Chalk Talk: Ish on fishing to win

Ish Monroe has four Bassmaster wins to his credit, two of which required that he surpass the 100-pound mark to earn the victory. He’s also won two FLW Series tournaments on the California Delta, one of the premier big-fish venues in the country.

If a tournament requires big weight to win, you can bet that Monroe will be in the running. It’s not luck.

He believes that the phrase “swinging for the fences,” is one of the greatest myths in bass fishing – more akin to swinging at any old pitch you get than taking a strategic approach to tournament success. Nevertheless, he’s certain that there’s a science to putting yourself in position to win.

Unless he’s on the Great Lakes, you can be pretty sure there won’t be a spinning rod on his deck, or perhaps even his rod locker. When he's in the hunt for a victory, he’s typically using heavy rods, heavy line and certain kinds of baits in the heaviest cover he can find.

One go-to strategy he employs is what he calls “dropping bombs.” That involves taking a 1- or 1 1/2-unce tungsten weight, a Missile Baits D Bomb, a snelled straight-shank flipping hook and often a punch skirt, too. When others are looking for 30 or 40 bites on a soft stickbait, he’s often content with six or seven of the right bites from the heart of the cover. He said that on most popular tournament venues people “are fishing every day of the week,” so the easy bites get picked off. He’s learned to punch through grass, bushes and trash mats to find the fish that others overlook. “If it’s that hard to make that cast, it’s worth it to make that cast,” he emphasized. Read more


The right way to fish Elites' spots


By Darren Jacobson - There’s something going on with our sport that we need to talk about. Mike Iaconelli wrote a column about it this year, but I’d like to give you my take on things. It’s close to what Mike had to say but, at the same time, a little different. When I’m done saying what I have to say about that I’m going to give you some unsolicited — but free and useful — advice.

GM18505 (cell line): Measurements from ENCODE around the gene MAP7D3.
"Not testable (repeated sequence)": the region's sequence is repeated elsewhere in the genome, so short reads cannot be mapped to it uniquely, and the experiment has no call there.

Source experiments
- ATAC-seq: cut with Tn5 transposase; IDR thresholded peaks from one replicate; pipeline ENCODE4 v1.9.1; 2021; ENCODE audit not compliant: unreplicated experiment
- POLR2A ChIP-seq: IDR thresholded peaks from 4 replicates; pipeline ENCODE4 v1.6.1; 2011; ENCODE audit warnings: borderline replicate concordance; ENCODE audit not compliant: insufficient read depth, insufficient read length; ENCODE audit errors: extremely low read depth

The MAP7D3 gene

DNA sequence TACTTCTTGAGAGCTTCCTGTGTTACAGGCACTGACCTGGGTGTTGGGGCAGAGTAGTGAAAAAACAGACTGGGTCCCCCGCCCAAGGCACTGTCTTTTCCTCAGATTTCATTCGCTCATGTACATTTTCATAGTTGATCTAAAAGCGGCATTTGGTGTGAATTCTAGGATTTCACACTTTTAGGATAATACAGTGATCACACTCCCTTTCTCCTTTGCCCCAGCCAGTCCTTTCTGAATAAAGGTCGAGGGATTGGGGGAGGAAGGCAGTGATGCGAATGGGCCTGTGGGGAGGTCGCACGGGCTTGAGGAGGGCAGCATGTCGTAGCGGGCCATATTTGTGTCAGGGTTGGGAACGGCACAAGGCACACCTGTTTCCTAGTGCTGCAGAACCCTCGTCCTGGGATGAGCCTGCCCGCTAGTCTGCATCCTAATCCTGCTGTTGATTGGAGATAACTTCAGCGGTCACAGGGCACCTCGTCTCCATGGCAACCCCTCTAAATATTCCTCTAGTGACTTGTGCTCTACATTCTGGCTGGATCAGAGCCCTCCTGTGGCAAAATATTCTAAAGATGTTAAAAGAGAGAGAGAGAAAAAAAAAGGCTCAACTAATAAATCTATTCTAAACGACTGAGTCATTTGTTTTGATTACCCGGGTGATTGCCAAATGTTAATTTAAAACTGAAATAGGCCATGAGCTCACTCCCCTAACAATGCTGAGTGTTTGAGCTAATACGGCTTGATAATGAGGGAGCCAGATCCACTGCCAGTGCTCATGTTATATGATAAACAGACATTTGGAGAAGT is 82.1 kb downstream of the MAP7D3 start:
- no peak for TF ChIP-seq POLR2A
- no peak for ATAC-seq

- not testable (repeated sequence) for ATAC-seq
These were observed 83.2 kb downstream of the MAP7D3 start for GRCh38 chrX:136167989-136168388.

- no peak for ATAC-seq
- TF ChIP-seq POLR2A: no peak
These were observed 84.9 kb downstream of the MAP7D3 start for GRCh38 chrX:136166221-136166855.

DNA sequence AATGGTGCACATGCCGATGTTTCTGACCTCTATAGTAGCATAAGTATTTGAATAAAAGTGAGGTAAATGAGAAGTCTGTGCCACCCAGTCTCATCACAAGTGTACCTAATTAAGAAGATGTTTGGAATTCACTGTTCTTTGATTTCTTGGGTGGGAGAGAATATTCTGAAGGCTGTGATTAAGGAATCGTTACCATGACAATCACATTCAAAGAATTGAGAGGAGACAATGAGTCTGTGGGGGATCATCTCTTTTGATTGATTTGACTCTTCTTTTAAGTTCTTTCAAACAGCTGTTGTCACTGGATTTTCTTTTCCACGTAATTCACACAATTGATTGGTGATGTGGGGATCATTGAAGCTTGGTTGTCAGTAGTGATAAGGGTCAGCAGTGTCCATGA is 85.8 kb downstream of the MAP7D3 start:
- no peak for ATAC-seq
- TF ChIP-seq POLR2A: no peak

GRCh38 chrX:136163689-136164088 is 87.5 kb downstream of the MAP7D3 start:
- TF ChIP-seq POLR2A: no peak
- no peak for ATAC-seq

I struggled at Mille Lacs. That’s on me. At the same time though I didn’t get any help from some of the fans. I’m not saying that anyone was targeting me as an individual. They weren’t. Other anglers complained about the same thing. Here’s how it all went down.

My plan was to flip and pitch reeds. The water was gin clear, and they were really shallow. Two feet was the deepest. Most of the time I was fishing shallower than that. The strips of reeds were between 50 and 150 yards long. These were one or two fish spots. I fished them two or three times a day.

Much of the time I’d start at one end and work my way towards the other end. But, within a few minutes a recreational angler would start fishing the other end and work towards me. Obviously, much of my spot was ruined. Just as bad, some anglers would bump the reeds. That not only ruined their chances of catching a quality bass, but it also ruined mine.

I know this was tournament specific. I stayed a couple of extra days. After we left there was never more than three trailers at any ramp. Full Article


Ish Monroe talks Bassmaster Classic

Ish Monroe headed into the Bassmaster Angler of the Year (AOY) Championship in good position to make it back to the Bassmaster Classic. Actually, since the ending of the first day of competition for the 2016 Bassmaster Elite Series season, Monroe had been in the Classic as far as ranking in the Angler of the Year point's race. Heading into the AOY Championship, you needed to be in the Top 39 and Ish was.

When the AOY Championship ended, Monroe was one point out and in 40th. Out of the Bassmaster Classic. Yet, all was not lost. The upcoming Bassmaster Northern Open could have an impact on Ish if the angler who won didn't fish all of the Northern events. You see, the Opens have a win and you are in the Classic policy, as long as you fish all three events in a division. See Story